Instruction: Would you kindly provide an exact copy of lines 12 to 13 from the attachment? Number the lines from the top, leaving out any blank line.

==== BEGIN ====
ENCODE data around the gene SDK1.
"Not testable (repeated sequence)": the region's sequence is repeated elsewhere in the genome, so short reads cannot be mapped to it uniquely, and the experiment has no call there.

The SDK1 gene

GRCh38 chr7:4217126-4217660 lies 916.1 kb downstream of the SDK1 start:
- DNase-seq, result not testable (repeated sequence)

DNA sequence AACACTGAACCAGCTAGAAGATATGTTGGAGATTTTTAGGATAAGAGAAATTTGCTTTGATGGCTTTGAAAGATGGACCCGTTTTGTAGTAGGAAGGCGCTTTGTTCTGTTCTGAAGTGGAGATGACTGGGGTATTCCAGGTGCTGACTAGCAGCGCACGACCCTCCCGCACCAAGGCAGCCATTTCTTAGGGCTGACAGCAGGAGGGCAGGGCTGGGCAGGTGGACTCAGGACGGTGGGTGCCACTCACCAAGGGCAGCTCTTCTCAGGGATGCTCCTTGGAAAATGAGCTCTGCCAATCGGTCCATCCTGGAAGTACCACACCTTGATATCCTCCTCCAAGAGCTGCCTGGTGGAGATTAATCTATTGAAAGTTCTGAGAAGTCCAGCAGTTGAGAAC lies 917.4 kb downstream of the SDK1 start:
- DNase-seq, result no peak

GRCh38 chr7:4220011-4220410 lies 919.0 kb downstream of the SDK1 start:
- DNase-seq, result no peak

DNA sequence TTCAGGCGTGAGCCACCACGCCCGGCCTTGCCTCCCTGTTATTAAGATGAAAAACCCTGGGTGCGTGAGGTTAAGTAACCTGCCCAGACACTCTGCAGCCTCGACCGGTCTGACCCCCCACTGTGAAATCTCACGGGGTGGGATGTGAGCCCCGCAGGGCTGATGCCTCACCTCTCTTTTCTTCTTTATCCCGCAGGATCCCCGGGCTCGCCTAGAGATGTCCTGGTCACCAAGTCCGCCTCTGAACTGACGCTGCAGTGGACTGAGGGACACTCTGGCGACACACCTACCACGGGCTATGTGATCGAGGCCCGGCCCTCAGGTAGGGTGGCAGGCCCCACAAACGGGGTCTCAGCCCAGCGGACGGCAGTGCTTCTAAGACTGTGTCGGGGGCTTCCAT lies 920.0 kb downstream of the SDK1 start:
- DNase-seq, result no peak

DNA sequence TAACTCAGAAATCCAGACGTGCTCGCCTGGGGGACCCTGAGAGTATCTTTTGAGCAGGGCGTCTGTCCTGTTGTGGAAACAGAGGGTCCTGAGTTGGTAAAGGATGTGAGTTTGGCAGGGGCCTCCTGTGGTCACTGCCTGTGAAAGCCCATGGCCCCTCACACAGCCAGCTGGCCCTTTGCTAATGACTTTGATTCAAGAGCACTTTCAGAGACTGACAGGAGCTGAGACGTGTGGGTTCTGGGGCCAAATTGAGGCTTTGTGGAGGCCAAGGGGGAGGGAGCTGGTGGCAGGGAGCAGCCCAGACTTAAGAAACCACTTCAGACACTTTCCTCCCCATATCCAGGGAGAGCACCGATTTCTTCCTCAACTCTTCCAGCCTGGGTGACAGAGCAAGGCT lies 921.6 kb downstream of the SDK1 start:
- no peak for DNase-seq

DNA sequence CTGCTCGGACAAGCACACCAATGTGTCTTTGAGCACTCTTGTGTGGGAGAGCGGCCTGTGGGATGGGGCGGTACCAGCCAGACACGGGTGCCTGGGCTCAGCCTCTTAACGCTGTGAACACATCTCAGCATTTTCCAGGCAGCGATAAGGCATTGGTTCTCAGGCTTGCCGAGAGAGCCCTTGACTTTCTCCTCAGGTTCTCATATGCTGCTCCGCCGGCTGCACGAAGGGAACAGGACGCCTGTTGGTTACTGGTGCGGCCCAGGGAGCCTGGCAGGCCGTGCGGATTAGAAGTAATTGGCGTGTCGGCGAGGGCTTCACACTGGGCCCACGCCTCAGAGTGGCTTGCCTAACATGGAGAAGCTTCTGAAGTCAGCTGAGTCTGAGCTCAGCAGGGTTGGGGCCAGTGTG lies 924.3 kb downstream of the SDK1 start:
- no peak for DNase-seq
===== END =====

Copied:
DNA sequence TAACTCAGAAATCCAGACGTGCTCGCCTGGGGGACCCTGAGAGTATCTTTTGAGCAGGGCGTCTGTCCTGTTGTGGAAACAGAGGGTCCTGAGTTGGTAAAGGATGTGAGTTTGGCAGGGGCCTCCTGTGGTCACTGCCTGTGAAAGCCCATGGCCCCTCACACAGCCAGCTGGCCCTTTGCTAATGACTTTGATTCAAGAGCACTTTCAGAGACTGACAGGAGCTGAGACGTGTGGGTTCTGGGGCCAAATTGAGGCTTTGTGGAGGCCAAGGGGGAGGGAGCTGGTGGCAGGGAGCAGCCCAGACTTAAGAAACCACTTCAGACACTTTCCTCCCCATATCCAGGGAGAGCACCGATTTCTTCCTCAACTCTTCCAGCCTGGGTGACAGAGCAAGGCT lies 921.6 kb downstream of the SDK1 start:
- no peak for DNase-seq